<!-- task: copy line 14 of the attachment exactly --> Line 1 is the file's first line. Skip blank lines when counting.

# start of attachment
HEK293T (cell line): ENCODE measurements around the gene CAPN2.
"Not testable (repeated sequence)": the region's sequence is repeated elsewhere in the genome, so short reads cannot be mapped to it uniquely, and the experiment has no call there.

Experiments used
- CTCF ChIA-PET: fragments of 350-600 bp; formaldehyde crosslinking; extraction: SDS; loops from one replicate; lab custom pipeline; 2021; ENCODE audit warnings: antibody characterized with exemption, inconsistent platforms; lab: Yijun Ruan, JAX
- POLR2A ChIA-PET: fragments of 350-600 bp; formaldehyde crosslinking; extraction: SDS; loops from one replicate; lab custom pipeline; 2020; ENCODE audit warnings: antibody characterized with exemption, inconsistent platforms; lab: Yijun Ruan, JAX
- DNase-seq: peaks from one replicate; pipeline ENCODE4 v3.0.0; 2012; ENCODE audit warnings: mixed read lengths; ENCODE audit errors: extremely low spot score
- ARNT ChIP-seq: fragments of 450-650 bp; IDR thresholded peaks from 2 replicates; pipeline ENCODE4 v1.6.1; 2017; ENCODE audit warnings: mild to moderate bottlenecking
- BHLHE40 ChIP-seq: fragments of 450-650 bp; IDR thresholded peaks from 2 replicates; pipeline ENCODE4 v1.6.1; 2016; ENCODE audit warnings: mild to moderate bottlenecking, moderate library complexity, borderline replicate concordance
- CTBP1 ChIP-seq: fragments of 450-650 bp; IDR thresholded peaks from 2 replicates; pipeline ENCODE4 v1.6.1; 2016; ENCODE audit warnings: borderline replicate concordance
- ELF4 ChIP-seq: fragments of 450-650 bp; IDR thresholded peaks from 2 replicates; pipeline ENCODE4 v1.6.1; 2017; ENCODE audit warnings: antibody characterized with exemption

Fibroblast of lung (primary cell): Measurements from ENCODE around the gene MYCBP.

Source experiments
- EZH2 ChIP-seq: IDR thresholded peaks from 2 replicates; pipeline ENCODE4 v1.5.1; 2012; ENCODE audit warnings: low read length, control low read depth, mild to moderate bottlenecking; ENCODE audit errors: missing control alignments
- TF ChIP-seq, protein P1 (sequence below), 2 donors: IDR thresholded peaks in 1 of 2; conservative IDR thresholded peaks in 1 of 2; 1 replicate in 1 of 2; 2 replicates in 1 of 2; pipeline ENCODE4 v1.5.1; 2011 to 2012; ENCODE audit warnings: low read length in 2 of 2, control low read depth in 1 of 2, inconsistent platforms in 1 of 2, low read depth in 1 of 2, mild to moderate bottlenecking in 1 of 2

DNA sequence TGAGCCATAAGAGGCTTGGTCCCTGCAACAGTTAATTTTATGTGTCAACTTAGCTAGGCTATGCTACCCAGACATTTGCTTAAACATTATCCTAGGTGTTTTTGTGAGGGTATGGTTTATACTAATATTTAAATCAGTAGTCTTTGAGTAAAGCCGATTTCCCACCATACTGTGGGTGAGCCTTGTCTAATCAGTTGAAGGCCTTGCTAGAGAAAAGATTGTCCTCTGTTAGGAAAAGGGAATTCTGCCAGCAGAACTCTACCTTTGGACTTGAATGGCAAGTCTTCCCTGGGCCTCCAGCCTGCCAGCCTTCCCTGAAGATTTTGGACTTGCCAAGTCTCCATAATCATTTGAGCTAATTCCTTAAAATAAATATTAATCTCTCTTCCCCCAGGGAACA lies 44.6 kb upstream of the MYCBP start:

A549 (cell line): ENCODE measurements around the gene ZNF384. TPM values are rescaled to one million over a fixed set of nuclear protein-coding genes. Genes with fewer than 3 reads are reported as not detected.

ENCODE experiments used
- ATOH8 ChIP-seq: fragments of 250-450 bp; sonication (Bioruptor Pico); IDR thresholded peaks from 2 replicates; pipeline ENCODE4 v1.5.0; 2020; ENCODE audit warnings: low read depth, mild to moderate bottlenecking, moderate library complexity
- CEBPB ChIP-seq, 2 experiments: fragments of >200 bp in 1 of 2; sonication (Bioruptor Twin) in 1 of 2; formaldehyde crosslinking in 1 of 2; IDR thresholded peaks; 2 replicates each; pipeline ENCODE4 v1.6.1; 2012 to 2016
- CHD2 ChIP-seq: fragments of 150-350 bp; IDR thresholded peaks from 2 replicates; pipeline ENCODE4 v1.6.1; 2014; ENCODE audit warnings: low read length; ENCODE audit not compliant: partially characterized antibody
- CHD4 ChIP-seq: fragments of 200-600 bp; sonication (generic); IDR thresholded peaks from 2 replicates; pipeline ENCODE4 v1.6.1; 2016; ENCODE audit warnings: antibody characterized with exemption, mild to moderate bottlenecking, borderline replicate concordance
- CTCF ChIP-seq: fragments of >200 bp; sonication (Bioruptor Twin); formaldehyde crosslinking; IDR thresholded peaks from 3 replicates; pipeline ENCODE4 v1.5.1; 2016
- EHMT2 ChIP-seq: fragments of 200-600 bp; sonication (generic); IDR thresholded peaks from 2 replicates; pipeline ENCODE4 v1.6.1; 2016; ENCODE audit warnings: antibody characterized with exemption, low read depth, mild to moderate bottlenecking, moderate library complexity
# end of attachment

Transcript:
- TF ChIP-seq, protein P1 (sequence below), 2 donors: IDR thresholded peaks in 1 of 2; conservative IDR thresholded peaks in 1 of 2; 1 replicate in 1 of 2; 2 replicates in 1 of 2; pipeline ENCODE4 v1.5.1; 2011 to 2012; ENCODE audit warnings: low read length in 2 of 2, control low read depth in 1 of 2, inconsistent platforms in 1 of 2, low read depth in 1 of 2, mild to moderate bottlenecking in 1 of 2